Compilation of basal metabolic and blood perfusion rates in various multi-compartment, whole-body thermoregulation models
The assignments of basal metabolic rates (BMR), basal cardiac outputs (BCO) and basal blood perfusion rates (BBPR) were compared in nine multi-compartment, whole body thermoregulation models. The data are presented at three levels of detail: total body, specific body regions and regional body tissue layers. Differences in the assignment of these quantities among the compared models increased with the level of detail, in the above order. The ranges of variability in the total body BMR was 6.5% relative to the lowest value, with a mean of 84.3±2 Watts, and in the BCO it was 8% with a mean of 4.70±0.13 l/min. The least variability among the body regions is seen in the combined torso (shoulders, thorax and abdomen: ±7.8% BMR and ±5.9% BBPR) and in the combined head (head, face, and neck: ±9.9% BMR and ±10.9% BBPR), determined by the ratio of the standard deviation to the mean. Much more variability is apparent in the extremities with the most showing in the BMR of the feet (±117%), followed by the BBPR in the arms (±61.3%). In the tissue layers, most of the bone layers were assigned zero BMR and BBPR, except in the shoulders and in the extremities that were assigned non-zero values in a number of models. The next lowest values were assigned to the fat layers, with occasional zero values. Skin basal values were invariably non-zero but involved very low values in certain models, e.g., BBPR in the feet and the hands. Muscle layers were invariably assigned high values with the highest found in the thorax, abdomen and legs. The brain, lung and viscera layers were assigned the highest of all values of both basal quantities with those of the brain layers showing rather tight ranges of variability in both basal quantities.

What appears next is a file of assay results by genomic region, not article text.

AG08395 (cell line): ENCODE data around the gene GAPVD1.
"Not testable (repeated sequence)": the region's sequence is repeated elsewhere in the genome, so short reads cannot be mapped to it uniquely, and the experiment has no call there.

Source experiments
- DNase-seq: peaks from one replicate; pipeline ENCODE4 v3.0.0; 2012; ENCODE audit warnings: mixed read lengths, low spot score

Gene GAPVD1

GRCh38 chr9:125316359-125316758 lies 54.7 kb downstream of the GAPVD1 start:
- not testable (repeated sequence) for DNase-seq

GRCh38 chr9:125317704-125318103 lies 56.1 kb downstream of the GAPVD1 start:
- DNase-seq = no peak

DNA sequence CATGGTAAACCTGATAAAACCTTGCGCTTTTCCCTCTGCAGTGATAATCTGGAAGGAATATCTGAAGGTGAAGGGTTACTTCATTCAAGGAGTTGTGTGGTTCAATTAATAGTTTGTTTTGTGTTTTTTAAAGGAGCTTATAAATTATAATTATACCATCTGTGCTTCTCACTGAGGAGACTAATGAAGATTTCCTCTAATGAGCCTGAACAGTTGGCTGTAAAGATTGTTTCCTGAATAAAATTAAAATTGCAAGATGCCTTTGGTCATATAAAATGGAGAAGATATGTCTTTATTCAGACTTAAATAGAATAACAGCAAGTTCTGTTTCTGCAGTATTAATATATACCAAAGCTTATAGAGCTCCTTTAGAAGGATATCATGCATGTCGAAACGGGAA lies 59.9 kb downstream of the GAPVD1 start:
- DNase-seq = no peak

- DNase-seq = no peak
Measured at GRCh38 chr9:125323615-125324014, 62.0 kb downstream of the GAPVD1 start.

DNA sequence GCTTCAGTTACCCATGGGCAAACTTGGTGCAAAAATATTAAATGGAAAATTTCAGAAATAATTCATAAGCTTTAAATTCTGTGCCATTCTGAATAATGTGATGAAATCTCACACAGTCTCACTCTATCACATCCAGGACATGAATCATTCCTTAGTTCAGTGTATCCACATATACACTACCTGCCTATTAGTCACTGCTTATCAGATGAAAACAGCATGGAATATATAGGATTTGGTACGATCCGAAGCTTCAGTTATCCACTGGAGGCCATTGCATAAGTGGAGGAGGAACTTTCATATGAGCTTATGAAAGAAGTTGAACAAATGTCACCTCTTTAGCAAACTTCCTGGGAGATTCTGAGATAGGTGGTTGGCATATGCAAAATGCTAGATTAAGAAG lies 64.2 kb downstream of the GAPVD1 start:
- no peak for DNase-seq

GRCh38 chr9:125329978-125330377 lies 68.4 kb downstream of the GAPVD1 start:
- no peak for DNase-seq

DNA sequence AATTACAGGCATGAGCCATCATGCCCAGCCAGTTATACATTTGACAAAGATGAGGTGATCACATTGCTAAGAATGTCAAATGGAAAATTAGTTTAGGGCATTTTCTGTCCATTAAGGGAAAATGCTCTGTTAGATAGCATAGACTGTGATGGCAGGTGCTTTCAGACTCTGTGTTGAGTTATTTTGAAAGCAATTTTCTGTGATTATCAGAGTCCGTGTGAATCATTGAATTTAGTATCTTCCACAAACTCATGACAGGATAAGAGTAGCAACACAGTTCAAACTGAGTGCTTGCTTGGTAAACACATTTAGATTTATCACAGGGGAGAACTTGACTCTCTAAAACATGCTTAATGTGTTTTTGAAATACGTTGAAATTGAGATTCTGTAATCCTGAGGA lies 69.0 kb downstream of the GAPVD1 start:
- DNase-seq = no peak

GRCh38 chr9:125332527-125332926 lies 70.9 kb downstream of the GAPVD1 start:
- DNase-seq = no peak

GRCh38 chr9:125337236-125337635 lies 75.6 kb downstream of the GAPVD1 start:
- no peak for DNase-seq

Average basal values of the "time-seasoned" models presented in this study could be useful as a first step in future modeling efforts, subject to appropriate adjustment of values to conform to most recently available and reliable data.